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Discussion Starter #1 (Edited)
A good friend recently traded his (55 reg) 650 Alp for a Tigger. Tonight, I took it out for a spin ;-) ......

1st impressions; the engine is sweet & soooo smooth with nice, strong linear performance from pretty much tickover. Once up to speed you notice how poor the standard screen is with dreadful windnoise, buffeting, draughts blowing down my jacket & strange tugs on my forearms from sidewinds - enough to affect the line of the bike.
The suspension is firmer than I expected for an 'xc' version, allowing a surprising amount of road imperfections to be transmitted, not harsh or unrefined suspension, just firm.
The bike feels nicely balanced & poised through bends but is slightly slower steering than an Alp, the riding position is, surprisingly, canted foward slightly with lower bars that are straighter, pushing your elbows out slightly compared to the A/T/Alp, after a while, I found it gave a slight irritation to the front shoulder/ upper bicep area - I got a similar sensation on a vfr 800 that I rode the other week too so it's probably just me!
Gear changes are very good with positive engagement without being clunky or baulky - like the Alp so good you don't notice it.
The (non abs) brakes are Nissin twin piston sliding pin calipers gripping floating discs up front & single piston sliding pin caliper at the rear...... To me they look dated, despite S/steel brake lines they may have been decent in the '80s & '90s but on a bang up to date modern bike......hmmmm.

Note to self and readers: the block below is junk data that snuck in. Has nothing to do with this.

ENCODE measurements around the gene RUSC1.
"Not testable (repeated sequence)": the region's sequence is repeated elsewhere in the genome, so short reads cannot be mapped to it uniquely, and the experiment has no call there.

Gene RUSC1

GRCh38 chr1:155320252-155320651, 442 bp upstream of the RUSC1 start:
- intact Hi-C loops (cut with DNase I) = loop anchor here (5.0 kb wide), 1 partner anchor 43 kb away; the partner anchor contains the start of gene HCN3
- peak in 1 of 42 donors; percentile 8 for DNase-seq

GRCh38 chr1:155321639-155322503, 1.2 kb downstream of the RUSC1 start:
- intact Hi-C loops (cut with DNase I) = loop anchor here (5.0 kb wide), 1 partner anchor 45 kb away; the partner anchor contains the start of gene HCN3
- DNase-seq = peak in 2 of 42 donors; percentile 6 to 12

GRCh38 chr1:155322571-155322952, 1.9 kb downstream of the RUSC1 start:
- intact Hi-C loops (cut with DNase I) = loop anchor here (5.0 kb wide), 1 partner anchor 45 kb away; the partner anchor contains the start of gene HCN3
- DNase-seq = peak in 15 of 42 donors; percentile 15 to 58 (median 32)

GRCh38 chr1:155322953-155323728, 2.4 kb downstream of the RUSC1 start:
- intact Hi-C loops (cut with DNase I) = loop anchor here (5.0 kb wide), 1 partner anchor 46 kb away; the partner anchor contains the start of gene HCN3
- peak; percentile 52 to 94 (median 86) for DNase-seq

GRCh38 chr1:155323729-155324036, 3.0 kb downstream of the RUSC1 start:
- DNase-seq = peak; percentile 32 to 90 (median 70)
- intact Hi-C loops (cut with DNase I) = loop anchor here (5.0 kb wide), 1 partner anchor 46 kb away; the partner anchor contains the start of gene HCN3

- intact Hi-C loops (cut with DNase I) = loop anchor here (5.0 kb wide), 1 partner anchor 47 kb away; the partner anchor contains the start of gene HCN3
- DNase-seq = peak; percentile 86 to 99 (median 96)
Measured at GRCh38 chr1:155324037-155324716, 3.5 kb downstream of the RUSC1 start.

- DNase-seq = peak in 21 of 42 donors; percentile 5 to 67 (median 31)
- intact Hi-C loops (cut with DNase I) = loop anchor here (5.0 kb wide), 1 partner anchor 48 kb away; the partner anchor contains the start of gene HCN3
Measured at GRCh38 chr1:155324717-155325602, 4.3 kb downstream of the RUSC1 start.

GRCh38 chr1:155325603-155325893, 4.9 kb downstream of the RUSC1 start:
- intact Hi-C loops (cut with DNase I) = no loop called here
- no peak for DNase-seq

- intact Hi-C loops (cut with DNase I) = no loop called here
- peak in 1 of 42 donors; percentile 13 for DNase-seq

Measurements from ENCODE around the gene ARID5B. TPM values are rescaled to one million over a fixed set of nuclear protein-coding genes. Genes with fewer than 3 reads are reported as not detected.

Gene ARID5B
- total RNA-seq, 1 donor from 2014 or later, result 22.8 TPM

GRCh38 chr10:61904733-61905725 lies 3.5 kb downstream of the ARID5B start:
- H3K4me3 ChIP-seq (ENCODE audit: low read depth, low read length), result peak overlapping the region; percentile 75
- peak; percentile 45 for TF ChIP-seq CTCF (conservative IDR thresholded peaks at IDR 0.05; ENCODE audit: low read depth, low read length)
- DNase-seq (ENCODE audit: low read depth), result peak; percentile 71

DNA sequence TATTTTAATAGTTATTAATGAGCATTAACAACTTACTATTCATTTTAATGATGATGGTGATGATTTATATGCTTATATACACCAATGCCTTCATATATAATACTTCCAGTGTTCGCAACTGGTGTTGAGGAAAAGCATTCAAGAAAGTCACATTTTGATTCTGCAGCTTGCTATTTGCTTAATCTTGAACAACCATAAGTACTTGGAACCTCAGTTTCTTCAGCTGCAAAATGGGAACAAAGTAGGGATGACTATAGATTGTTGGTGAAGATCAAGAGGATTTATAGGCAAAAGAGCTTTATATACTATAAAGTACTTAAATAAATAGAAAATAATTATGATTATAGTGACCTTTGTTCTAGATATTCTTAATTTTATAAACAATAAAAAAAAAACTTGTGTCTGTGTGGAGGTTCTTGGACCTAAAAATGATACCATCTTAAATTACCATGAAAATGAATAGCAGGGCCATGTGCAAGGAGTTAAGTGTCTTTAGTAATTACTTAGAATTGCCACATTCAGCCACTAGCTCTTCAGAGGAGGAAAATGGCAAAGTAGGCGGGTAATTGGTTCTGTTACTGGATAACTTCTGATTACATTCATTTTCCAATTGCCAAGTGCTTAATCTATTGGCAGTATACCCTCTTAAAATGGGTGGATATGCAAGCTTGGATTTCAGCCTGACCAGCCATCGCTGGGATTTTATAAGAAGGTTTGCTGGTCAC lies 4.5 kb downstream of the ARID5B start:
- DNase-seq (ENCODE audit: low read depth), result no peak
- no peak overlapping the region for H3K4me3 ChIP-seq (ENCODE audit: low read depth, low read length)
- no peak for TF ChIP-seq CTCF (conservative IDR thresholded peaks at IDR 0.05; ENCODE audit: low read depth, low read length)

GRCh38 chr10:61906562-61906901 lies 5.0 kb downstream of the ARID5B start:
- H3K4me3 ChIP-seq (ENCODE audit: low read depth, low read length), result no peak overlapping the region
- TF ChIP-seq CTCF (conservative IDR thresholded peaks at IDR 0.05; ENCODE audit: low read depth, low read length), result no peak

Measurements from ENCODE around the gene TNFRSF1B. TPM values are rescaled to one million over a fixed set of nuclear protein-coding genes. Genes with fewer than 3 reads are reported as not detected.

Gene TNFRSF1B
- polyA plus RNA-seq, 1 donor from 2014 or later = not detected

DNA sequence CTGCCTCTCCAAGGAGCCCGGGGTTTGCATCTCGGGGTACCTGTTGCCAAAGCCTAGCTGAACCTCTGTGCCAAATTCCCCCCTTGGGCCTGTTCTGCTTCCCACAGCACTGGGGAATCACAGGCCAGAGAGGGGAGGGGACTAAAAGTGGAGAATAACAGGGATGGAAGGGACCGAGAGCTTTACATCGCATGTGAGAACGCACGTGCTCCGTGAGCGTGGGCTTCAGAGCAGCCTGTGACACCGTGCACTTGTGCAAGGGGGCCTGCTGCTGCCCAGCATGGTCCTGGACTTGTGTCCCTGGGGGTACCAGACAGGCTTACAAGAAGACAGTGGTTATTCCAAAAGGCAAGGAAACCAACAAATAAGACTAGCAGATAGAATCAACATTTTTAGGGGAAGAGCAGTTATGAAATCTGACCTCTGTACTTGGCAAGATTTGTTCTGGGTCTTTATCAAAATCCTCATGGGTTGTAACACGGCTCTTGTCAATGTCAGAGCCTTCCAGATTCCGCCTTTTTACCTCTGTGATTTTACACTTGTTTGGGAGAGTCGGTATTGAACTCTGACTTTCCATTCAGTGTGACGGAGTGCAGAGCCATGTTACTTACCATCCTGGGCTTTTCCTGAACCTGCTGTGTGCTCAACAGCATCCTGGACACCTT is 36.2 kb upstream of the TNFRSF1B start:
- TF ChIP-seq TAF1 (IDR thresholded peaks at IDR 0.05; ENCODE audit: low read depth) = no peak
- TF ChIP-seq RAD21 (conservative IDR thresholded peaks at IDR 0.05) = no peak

Sure they work well enough but not that much better than my 9 yr old Alp. Not a patch on the standard Nissin stuff fitted to recent Hondas (ride V's Hornet & you'll know what I mean)

Trouble is - does it lack character??? I was still undecided

Settling in to the bike; Now on more open roads, this thing handles - yeeeha......the motors a peach with plentiful drive from nothing, corners can be approached with 'decent' speed, the xc disperses them with ease & confidence, enough agility to change line if required but almost sports bike stability throught.
Now onto small bumpy tarmac single track lanes, the firm suspension & slightly slow turn in means I have less confidence to 'chuck' it around than i would the Alp (but it's also not my bike), it's all easy, safe, predictable & slightly bumpy just not as chuckable on slower, tighter unpradictable roads.

But there is something that just doesn't feel 'right' about this bike.
Then it clicks - this ain't really some cross country 'adventure' bike, the suspension is too firm, the bars too low, riding position too (ok slightly) canted foward.

It's a road bike!
As soon as I think of it as a jacked up naked street bike/super moto/practical sports bike in drag - it began to click, feel 'right'

From then on I had an absolute blast. Country lanes, dual carriageway wide open twisties, all dispensed with verve.
The motor will pull effortlessly from below 2k rpm in 6 yet spin up to the redline almost completely linearly, has a nice growl on the open road & nice 'whine' in town with pretty much no vibration throught - quite an acheivement.